The NSW Government’s latest move to preserve the iconic koala is a $20 million private land purchase program designed to secure more protected habitat.
“Essentially, if you own good quality, occupied koala habitat that meets the criteria, the NSW government is a willing buyer,” Environment Minister Gabrielle Upton said in a media release this morning.
Ms Upton said the initiative would increase the number of koala habitat corridors and linkages across the landscape.
However, maps of the regions that are the focus for expressions of interest notably do not include the Bellingen Shire or the area around Coffs Harbour.
This is despite the fact that the forests around Bellingen and Bongil Bongil National Park are recognised as prime koala habitat.
Bongil Bongil NP is home to one of the state’s largest koala populations, but it straddles the highway and is broken up into multiple-oddly shaped sections, making it more likely that koalas will range into ‘unsafe’ areas and be at risk from vehicles and dogs.
National Parks Association Senior Ecologist Dr Oisin Sweeney said it was “incredibly disappointing” that Bellingen and Coffs were not in the focus areas.
“No reason is given as to why Bellingen and Coffs are excluded, and it makes no sense because Bellingen and Coffs are two of the local government areas that have actually shown some leadership by implementing koala plans of management,” he said.
“The area has lots of high quality koala habitat and Bellingen locals even lay claim to being the koala capital of NSW. That’s why the Great Koala National Park has been proposed there.
“Just like the government’s koala reserves were selected to minimise impacts on timber supplies rather than for koala protection, this purchase strategy picks winners and losers rather than doing what’s best for koalas.”
The government is seeking expressions of interest from private landholders in Port Macquarie, the Southern Highlands, Port Stephens and the Far North East region (Northern Rivers) for six weeks from now until 6 December 2018.
Information on the Office of Environment and Heritage website states that criteria for considering a property include:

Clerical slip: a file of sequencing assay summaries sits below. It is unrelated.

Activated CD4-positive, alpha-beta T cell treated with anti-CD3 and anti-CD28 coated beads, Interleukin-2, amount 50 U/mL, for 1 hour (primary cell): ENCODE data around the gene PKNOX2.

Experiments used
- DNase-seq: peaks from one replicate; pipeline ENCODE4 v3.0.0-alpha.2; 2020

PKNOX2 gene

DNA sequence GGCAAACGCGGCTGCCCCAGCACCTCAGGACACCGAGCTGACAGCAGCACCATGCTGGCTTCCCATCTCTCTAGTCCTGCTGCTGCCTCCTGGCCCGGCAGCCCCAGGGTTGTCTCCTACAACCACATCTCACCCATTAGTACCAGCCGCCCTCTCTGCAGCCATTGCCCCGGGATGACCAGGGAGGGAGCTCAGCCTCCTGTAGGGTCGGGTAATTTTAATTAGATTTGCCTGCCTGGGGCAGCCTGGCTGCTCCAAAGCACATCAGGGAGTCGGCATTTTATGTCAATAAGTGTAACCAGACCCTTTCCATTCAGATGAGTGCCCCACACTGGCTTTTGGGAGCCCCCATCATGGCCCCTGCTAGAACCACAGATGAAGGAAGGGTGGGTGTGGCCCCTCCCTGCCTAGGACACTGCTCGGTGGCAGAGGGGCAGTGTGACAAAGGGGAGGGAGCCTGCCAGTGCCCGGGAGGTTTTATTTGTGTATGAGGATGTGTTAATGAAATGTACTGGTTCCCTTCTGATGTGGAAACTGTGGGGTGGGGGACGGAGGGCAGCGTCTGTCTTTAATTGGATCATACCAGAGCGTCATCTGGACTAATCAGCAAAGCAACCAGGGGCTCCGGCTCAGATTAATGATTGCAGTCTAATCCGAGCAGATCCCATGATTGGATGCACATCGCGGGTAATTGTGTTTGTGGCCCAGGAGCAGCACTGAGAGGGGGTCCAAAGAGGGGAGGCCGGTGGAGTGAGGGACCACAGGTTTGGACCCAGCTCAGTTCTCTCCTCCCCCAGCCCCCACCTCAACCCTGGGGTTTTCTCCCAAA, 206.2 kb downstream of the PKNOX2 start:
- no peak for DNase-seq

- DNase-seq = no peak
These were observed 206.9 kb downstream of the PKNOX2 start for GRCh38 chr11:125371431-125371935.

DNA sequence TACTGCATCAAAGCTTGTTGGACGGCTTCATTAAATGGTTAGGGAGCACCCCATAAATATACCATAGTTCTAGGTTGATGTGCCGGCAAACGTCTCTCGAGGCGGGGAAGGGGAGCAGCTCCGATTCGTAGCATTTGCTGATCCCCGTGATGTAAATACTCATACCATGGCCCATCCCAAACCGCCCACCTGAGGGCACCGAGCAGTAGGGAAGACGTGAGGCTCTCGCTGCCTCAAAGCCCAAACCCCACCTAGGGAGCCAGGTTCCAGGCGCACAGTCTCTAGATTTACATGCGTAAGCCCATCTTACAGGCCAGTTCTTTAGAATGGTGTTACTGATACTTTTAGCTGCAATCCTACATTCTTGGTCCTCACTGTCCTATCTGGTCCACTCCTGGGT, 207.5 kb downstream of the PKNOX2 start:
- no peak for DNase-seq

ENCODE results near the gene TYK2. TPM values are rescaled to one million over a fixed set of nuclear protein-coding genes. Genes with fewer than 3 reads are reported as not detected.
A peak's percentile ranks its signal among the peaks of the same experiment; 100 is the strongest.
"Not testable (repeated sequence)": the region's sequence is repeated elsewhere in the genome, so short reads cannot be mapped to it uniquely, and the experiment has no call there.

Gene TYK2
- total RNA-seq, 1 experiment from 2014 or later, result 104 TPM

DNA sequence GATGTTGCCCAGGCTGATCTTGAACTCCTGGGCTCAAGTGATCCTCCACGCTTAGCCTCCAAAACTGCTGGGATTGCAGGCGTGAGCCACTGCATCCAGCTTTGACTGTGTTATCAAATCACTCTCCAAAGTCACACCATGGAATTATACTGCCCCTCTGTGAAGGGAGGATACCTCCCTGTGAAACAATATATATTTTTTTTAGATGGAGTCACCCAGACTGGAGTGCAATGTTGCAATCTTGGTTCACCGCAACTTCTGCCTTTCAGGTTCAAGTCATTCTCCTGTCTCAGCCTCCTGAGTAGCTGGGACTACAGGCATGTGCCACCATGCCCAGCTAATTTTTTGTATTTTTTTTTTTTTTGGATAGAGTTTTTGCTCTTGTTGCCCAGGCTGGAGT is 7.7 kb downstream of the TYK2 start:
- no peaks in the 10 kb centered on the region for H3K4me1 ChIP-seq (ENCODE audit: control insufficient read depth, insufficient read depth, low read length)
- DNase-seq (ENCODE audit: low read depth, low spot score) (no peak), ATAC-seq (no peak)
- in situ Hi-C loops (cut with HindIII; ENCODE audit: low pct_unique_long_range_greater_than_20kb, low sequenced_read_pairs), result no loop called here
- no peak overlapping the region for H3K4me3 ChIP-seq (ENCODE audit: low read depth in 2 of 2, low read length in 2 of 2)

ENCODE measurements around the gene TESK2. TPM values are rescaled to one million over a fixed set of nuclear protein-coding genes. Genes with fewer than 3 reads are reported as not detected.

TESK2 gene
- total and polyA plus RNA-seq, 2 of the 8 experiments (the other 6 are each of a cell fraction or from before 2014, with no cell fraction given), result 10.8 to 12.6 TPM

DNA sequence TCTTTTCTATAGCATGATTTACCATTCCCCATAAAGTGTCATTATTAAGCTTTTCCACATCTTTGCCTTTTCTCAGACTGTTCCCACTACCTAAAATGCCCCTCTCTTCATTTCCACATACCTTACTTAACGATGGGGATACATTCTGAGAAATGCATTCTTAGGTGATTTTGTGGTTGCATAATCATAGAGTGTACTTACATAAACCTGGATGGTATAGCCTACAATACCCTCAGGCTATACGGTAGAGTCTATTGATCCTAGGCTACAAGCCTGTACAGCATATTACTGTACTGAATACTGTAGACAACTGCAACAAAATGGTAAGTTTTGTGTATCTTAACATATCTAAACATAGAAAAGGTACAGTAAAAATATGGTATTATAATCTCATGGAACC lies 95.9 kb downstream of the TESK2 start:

- presence of koala habitat
- evidence of use by koalas
- good connection to surrounding native vegetation
- that reservation would improve the management of threats to koalas in that location.
It goes on to say: “Not all land identified as having high koala values will be suitable for addition to the national parks system. In addition to the above criteria, OEH will assess whether the land is suitable from a general conservation and management perspective.”
These criteria include:
- the property’s proximity to existing national parks
- specific management requirements and whether OEH has the capacity to manage the property
- other natural and cultural values
- value for money
- competing land use interest such as potential for mineral resources and timber harvesting
- the social and economic impacts of reserving the land.
Ms Upton’s press release noted that while the four areas “are of particular focus”, the government would “also assess expressions of interest from other areas where there is good quality occupied koala habitat”.
Oisin Sweeney commented, “By the Minister’s own admission, the koala reserves the Government has made so far have been selected on the basis that they don’t impact on timber supplies, rather than their importance for koalas. Many of them have no koala records and no koala habitat.
By the Minister’s own admission, the koala reserves the government has made so far have been selected on the basis that they don’t impact on timber supplies, rather than their importance for koalas.Dr Oisin Sweeney, NPA
“In contrast, NPA has proposed several koala reserves that would protect habitat on public land and which we know will make a positive difference because the government itself has identified them as important areas.
“The Great Koala National Park alone would protect 175,000 hectares of public forests near Coffs Harbour and has been shown to be of paramount important for koalas. That’s 100 times more habitat for $20 million less, because we already own these forests.
“Instead, the government’s proposing an ‘intensive harvesting zone’ for the Mid North Coast where 45-hectare patches of forest will be able to be clearfelled in a single operation.”
Oxley MP Melinda Pavey has been approached for comment.